If you flip it only once, the steak will retain its juices and remain pink in the middle.
Place the tip of a meat thermometer into the center of the steak to check the temperature. Here is what you should be looking for:
- Medium – 140° F
- Medium well – 150°F
- Medium-rare – 130° F
- Rare – 120°F
- Well done – 160° F
If you don’t have a meat thermometer, use the finger test. Touch your middle finger to your thumb and use your other hand to feel the fleshy part under the thumb.
Use the same finger to feel the steak to compare. If the meat and the fleshy part of the thumb feel the same, your steak is medium-rare.
To check if it is rare, touch your index finger to your thumb.
If you want medium, touch your ring finger to your thumb. If you want well-done, touch your pinkie finger to your thumb.
Tips When Cooking Steak on a Non-Stick Pan
If you don’t have a choice and have to cook steak on a non-stick pan, be cautious.
Here are some top rules for using this pan you should adhere to:
Don’t use Metal on the Pan
Metal utensils can leave scratches on non-stick pans and can ruin its surface entirely with prolonged use.
So rather than using a metal tong to flip your steaks, use scratch-free utensils instead. These should be made from either wood, plastic, silicone or rubber.
Avoid Major Temperature Changes
Don’t place a hot non-stick pan under running water! The rapid change in temperature can warp the material.
While this is common in cheaper pans, you shouldn’t risk an industrial-strength one by placing it under cold water. Those can be quite expensive.
Allow your non-stick pan to cool down for a couple of minutes before washing it.
If it gets warped, the pan will not distribute heat evenly. The result? Steaks that are either undercooked or burn fast.
Clean Non-Stick Pans Carefully
As mentioned before, non-stick pans can get scratched easily. So after the pan cools down once you have cooked the steak, clean it with a soft scouring pad.
Do not use rough ones and harsh cleaning agents. A metal scouring pad will wear off the coating with time.
Plus, if the pan is crusty, soak it in water for half an hour, then clean it. The crusted bits will slough off quickly then even if you are using a non-abrasive scouring pad.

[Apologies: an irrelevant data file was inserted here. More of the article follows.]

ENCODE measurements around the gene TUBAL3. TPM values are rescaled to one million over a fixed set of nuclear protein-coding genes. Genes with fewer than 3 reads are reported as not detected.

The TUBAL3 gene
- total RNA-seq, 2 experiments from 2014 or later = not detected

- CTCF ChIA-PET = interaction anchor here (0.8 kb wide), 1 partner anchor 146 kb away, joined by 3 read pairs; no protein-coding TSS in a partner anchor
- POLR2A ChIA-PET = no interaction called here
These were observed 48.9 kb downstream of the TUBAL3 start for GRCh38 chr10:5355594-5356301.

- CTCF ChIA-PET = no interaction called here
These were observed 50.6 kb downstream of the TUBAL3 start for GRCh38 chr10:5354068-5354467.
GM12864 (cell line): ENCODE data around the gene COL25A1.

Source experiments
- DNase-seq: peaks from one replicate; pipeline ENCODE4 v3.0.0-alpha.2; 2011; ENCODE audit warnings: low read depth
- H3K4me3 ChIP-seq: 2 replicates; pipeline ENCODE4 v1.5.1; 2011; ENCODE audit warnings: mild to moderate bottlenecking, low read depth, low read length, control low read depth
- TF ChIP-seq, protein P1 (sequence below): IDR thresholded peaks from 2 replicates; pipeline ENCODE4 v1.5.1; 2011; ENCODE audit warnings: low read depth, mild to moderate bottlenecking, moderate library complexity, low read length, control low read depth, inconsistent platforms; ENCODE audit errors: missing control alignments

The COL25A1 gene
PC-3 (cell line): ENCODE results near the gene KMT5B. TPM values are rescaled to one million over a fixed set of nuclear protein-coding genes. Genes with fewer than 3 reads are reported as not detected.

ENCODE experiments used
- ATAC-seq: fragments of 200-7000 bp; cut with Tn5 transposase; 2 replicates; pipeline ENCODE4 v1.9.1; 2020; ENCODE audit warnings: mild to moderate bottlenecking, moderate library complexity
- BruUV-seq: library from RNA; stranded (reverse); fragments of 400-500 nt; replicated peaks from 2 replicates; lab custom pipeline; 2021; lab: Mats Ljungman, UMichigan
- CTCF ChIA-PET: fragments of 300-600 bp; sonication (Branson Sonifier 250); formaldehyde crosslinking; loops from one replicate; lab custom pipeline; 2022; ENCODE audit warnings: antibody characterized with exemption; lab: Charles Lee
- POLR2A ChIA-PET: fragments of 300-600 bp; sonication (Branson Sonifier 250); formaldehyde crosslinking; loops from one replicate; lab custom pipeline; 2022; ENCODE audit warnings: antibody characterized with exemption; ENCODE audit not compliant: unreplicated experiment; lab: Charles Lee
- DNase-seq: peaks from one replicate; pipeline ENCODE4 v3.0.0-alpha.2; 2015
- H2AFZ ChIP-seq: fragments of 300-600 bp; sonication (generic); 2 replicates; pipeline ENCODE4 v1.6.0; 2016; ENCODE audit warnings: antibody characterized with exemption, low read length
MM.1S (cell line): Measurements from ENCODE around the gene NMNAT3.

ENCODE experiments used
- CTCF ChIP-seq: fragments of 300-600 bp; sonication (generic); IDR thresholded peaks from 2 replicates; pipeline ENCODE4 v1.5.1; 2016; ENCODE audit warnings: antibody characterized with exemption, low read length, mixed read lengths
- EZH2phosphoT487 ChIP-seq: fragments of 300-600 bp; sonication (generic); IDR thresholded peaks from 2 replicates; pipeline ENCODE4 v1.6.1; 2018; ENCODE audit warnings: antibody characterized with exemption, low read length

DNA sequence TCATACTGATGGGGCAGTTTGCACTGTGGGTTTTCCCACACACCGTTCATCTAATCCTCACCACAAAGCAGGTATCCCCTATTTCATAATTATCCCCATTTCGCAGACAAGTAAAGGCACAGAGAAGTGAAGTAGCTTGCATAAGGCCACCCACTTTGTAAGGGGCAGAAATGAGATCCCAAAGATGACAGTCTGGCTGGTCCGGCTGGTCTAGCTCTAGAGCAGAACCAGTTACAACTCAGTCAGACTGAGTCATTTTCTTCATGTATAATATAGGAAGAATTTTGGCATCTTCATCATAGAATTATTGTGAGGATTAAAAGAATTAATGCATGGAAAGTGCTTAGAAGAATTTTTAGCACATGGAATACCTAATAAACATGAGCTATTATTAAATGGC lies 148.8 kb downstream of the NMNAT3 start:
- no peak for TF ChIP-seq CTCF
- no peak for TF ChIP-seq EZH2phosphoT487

Don’t Cook Acidic Food In The Pan
Don’t cook the sauce for your steak in a non-stick pan. It will have acidic ingredients that can promote flaking.
Tomatoes and lemons can bond and create an agent that can dissolve the shallow non-stick coating.
Some pans can also get ruined after they are used for cooking acidic food for the first time.
Wash The Non-Stick Pan Before Using It
Don’t use your non-stick pan straight out of its packaging.
Wash it first with hot, soapy water to remove residual oil and dirt. Rinse and dry the pan completely before placing it on the stove.
Unlike a cast iron skillet, you don’t need to cure the pan before use. It can be used right after it is washed and dried.
Add Oil if Needed
Even if your non-stick pan does not require oil to prevent food from sticking, add some anyway. Use a small bit of oil or margarine rather than a cooking spray. These have additives that can be harmful to the coating.
If you don’t want to use oil at all, purchase high-end non-stick pans. These are usually made of ceramic and have more durable coatings.
However, with time, you may have to use oil on them as well. Even the best pans can lose their non-stick coating with time and use.
Don’t use High Heat
Unlike cast iron skillets, non-stick pans heat up quickly. Most coatings are not made to withstand high heat. Some non-stick ceramic pans can take higher temperatures but not for prolonged periods.
So make sure you use low to moderate heat to heat the pan. You can check the temperature by adding butter. If it starts to burn, the pan is too hot.
A non-stick skillet is ideal when it comes to cooking steak. Besides retaining the flavor of the meat, it can also add a nice sear. Use a non-stick pan only if you don’t have a skillet handy.